Fayetteville man cleared of charges in 'iced tea' arrest

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Charges against a Fayetteville man for not giving up his iced tea can have been dropped by a judge. (WTVD)

Charges against a Fayetteville man for not giving up his iced tea can have been dropped by a judge.

Christopher Beatty, 28, was arrested in April 2013 during a confrontation with an undercover officer in the parking lot of a County ABC store in Fayetteville.

As Beatty was standing by his car, a plain clothed ABC officer walked up and asked Beatty what he was drinking. Beatty told the officer he was drinking a can of Arizona Iced Tea. The officer suspected it contained alcohol and asked Beatty to give him the can. Beatty refused and was arrested for resisting arrest and trespassing.

One of Beatty's friends captured the incident on video, which soon went viral on the internet.

Friday, Beatty said he felt vindicated.

"The evidence is there," he said. "I didn't do anything wrong."

However, the incident has cost Beatty.

"I actually lost my job," he said, "and I lost it due to this situation. With background checks, I can't pass anything."

Thursday, a judge threw out the charges, saying the officer's stop was unconstitutional.

"It was pretty clear," attorney Sherah Appel, Beatty's lawyer, said. "This officer did an investigative stop and he did not have any sort of basis to stop our client."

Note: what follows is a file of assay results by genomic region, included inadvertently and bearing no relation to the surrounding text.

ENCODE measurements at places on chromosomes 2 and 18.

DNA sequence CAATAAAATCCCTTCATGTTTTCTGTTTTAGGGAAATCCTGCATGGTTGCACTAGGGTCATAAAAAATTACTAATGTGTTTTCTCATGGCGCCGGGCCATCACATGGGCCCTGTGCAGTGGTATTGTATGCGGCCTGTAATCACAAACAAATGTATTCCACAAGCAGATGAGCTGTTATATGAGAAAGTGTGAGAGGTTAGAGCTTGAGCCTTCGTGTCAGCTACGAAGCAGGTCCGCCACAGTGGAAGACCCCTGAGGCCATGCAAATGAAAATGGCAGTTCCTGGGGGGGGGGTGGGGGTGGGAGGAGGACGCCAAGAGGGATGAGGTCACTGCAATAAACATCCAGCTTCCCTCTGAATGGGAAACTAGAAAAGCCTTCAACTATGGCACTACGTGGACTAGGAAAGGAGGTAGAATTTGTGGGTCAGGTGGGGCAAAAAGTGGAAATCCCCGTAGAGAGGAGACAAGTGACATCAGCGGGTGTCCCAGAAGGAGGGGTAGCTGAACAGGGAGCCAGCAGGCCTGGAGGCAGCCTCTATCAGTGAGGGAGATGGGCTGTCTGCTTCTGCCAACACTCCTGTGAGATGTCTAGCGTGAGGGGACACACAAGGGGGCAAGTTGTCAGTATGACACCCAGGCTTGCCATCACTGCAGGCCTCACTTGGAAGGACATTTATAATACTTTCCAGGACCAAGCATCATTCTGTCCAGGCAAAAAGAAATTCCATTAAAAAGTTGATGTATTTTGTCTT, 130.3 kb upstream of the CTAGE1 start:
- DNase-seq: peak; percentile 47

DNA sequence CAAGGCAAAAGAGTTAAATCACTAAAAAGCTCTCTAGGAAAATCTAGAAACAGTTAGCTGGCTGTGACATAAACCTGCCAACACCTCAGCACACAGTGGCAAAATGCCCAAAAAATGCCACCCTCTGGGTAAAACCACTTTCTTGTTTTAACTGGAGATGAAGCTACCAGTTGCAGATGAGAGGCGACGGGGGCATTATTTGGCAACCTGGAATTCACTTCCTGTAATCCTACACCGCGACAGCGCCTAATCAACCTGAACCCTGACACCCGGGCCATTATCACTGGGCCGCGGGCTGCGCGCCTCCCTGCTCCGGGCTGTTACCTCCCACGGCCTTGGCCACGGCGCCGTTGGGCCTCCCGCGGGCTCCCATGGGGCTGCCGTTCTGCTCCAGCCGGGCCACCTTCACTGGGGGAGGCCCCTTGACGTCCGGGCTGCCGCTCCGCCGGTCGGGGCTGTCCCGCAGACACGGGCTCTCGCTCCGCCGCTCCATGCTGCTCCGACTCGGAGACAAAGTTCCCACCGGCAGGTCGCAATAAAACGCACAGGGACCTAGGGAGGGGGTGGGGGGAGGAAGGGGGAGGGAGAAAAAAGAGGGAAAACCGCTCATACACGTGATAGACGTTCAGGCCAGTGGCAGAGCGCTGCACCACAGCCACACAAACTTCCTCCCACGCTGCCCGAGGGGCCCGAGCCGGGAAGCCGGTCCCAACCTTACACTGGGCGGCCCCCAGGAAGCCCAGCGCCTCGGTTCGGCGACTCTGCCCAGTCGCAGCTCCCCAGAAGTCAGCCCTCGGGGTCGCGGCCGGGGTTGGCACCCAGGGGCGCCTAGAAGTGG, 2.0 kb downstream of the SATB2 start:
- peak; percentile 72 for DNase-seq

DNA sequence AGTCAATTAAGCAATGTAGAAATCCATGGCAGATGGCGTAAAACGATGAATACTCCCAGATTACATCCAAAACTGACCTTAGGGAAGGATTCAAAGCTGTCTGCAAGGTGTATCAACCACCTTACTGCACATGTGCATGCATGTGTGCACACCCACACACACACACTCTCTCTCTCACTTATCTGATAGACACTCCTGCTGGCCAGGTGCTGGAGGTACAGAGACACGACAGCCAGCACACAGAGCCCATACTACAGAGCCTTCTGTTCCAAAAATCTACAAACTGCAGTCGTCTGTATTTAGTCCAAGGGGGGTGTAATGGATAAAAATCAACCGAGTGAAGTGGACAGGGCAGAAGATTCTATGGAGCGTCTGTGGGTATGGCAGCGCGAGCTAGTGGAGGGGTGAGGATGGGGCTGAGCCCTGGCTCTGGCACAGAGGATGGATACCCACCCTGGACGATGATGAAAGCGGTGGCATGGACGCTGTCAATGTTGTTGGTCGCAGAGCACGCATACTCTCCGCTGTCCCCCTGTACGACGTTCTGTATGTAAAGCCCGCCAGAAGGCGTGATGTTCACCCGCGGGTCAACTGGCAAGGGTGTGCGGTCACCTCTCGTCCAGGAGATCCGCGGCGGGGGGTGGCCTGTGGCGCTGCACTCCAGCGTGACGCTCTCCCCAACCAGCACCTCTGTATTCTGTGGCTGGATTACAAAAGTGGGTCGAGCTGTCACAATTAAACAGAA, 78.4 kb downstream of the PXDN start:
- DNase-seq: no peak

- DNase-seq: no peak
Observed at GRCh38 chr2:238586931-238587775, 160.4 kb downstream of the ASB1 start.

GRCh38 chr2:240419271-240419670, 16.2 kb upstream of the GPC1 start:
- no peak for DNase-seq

Appel said the officer did not identify himself when he initially walked up to Beatty and asked for the can.

"He [Beatty] had every right to tell the officer 'No, I am not going to show you what is in my can. I am not going to tell you what it is.' There was no smell of alcohol. That's why the officer came out there to see whether or not it was an alcoholic beverage," said Appel. "And once he did, he [the officer] should have left it alone."

In published reports, the assistant district attorney who tried Beatty said he clearly disagreed with the judge's decision to drop charges. The director of the local ABC board was not available Friday for comment on the officer's actions.

Meanwhile, Beatty said he is just glad an 18-month ordeal is over, and he hopes now he can find a job and get on with his life. He said what happened to him should be a lesson for other young people.

"I would hope for all African-American guys, any race, just be smart," said Beatty. "Don't do nothing violent or anything that will harm you. Once he identifies himself as an officer, then comply and deal with it later."

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